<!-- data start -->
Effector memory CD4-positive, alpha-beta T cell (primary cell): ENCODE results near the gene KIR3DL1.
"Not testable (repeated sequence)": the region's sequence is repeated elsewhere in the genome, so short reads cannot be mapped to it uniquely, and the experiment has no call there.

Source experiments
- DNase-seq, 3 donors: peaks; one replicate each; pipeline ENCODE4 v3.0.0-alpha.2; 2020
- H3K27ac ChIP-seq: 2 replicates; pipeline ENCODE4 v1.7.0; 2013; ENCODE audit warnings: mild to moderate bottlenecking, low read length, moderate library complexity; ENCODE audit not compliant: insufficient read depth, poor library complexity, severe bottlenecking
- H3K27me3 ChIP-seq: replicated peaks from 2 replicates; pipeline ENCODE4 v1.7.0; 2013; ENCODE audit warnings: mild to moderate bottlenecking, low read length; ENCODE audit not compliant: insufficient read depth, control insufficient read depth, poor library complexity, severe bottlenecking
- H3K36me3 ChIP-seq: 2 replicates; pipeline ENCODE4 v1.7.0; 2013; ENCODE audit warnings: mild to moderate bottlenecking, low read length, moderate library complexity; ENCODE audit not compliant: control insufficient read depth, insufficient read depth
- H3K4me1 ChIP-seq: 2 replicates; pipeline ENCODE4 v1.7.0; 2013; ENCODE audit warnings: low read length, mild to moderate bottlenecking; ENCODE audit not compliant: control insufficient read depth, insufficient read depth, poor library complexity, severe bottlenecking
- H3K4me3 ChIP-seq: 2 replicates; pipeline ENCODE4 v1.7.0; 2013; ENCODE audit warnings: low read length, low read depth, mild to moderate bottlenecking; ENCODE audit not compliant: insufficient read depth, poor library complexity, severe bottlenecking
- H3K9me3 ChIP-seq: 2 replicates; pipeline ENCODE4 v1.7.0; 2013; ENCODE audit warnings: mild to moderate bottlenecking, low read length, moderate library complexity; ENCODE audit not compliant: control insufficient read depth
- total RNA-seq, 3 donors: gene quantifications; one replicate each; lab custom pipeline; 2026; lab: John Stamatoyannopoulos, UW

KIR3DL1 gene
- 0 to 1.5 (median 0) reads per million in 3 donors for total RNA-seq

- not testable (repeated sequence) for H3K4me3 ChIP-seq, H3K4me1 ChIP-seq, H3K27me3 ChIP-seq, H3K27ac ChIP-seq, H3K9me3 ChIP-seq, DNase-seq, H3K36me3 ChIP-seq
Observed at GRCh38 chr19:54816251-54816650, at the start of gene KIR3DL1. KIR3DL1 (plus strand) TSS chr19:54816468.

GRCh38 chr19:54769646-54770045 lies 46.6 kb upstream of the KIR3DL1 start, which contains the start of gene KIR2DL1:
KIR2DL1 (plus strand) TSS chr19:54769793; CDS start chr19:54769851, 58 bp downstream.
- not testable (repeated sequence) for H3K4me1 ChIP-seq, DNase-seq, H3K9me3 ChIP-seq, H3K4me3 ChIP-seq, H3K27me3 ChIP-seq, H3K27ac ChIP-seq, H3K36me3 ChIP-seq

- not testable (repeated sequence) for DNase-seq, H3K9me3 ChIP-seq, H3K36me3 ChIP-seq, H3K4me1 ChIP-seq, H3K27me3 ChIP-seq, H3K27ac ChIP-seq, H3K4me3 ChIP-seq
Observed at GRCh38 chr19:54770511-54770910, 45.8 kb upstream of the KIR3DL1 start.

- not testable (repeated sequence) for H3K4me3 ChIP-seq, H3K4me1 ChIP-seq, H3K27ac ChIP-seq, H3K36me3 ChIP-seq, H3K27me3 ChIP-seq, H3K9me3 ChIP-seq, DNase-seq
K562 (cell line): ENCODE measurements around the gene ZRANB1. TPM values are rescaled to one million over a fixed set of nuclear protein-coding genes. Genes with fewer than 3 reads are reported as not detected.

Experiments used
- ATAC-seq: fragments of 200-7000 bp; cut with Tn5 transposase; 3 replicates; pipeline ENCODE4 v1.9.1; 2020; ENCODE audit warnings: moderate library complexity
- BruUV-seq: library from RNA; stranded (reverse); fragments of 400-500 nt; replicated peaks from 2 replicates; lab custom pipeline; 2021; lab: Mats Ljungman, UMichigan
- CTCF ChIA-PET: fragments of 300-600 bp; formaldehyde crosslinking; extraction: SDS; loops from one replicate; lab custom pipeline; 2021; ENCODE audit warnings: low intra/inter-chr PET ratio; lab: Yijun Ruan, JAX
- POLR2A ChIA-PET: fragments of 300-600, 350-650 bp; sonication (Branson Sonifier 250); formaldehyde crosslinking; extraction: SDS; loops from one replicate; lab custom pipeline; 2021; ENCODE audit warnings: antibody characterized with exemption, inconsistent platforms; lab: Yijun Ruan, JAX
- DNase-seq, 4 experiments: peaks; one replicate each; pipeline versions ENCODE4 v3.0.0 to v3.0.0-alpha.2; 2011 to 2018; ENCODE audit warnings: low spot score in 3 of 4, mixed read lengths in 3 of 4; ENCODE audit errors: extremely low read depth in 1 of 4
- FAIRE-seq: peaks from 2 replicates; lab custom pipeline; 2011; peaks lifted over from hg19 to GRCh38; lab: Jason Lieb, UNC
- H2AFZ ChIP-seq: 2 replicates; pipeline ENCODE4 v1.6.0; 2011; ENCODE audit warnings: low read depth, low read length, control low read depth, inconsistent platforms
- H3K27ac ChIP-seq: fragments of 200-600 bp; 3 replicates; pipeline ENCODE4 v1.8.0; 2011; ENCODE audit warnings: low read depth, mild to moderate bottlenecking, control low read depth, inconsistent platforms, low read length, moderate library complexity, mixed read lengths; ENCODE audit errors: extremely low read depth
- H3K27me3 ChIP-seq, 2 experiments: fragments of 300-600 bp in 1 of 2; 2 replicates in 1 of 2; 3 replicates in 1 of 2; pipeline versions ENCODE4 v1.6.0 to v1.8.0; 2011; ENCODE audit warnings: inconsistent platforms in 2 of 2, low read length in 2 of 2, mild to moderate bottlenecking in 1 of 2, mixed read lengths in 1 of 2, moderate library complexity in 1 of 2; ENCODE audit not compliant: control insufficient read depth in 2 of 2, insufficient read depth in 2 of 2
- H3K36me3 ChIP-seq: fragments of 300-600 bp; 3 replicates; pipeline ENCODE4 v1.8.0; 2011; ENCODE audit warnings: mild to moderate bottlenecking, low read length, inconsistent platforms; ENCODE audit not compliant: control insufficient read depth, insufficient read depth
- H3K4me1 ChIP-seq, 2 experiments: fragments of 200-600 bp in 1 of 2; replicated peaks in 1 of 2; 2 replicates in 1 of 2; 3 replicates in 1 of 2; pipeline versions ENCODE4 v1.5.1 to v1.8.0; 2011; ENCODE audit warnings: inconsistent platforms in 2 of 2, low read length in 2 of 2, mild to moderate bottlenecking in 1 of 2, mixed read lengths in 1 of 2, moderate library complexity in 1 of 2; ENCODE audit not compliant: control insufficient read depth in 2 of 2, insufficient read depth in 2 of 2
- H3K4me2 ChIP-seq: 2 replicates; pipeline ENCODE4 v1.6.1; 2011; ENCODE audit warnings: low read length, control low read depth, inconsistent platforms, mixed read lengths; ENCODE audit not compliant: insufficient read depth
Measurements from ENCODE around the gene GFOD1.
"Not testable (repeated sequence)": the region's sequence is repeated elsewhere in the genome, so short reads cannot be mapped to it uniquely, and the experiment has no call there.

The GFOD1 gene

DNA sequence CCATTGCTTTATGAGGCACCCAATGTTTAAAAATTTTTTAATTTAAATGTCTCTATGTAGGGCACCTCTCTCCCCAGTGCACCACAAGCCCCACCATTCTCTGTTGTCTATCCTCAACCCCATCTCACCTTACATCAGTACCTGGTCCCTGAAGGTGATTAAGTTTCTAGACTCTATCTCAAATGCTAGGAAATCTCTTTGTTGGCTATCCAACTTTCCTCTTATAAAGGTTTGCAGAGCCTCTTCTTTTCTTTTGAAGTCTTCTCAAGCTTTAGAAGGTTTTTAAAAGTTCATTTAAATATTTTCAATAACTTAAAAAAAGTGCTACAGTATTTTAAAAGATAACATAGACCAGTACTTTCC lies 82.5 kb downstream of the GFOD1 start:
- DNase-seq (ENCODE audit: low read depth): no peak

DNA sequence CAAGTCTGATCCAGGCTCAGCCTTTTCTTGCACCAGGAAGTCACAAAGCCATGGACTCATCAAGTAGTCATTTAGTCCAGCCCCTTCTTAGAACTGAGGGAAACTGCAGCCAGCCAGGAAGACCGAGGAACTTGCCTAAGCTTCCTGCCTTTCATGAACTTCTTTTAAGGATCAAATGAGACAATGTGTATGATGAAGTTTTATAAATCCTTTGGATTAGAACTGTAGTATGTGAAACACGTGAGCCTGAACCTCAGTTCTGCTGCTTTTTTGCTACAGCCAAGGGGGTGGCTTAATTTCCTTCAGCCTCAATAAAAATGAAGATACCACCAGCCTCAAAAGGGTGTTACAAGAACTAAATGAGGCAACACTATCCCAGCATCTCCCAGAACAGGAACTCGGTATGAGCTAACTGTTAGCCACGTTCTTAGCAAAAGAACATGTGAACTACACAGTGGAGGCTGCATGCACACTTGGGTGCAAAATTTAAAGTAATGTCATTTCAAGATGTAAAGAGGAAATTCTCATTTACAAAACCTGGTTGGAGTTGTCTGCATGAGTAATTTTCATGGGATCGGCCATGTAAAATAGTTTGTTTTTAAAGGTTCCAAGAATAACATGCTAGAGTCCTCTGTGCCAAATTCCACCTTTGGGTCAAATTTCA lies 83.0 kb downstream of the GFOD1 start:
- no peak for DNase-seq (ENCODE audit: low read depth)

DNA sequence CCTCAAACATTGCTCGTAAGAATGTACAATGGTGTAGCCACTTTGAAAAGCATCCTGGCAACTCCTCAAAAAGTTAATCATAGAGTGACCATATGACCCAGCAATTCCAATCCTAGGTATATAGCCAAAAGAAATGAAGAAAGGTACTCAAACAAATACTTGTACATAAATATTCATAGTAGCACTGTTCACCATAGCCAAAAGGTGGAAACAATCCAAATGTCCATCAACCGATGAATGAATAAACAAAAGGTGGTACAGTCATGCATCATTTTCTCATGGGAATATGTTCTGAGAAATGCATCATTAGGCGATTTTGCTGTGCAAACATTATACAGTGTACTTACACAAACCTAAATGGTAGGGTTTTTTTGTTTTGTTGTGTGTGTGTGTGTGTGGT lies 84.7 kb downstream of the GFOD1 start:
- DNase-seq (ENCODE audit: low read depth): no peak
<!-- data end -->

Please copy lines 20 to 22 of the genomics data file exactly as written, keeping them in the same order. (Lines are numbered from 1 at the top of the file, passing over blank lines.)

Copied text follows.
Observed at GRCh38 chr19:54770511-54770910, 45.8 kb upstream of the KIR3DL1 start.

- not testable (repeated sequence) for H3K4me3 ChIP-seq, H3K4me1 ChIP-seq, H3K27ac ChIP-seq, H3K36me3 ChIP-seq, H3K27me3 ChIP-seq, H3K9me3 ChIP-seq, DNase-seq
K562 (cell line): ENCODE measurements around the gene ZRANB1. TPM values are rescaled to one million over a fixed set of nuclear protein-coding genes. Genes with fewer than 3 reads are reported as not detected.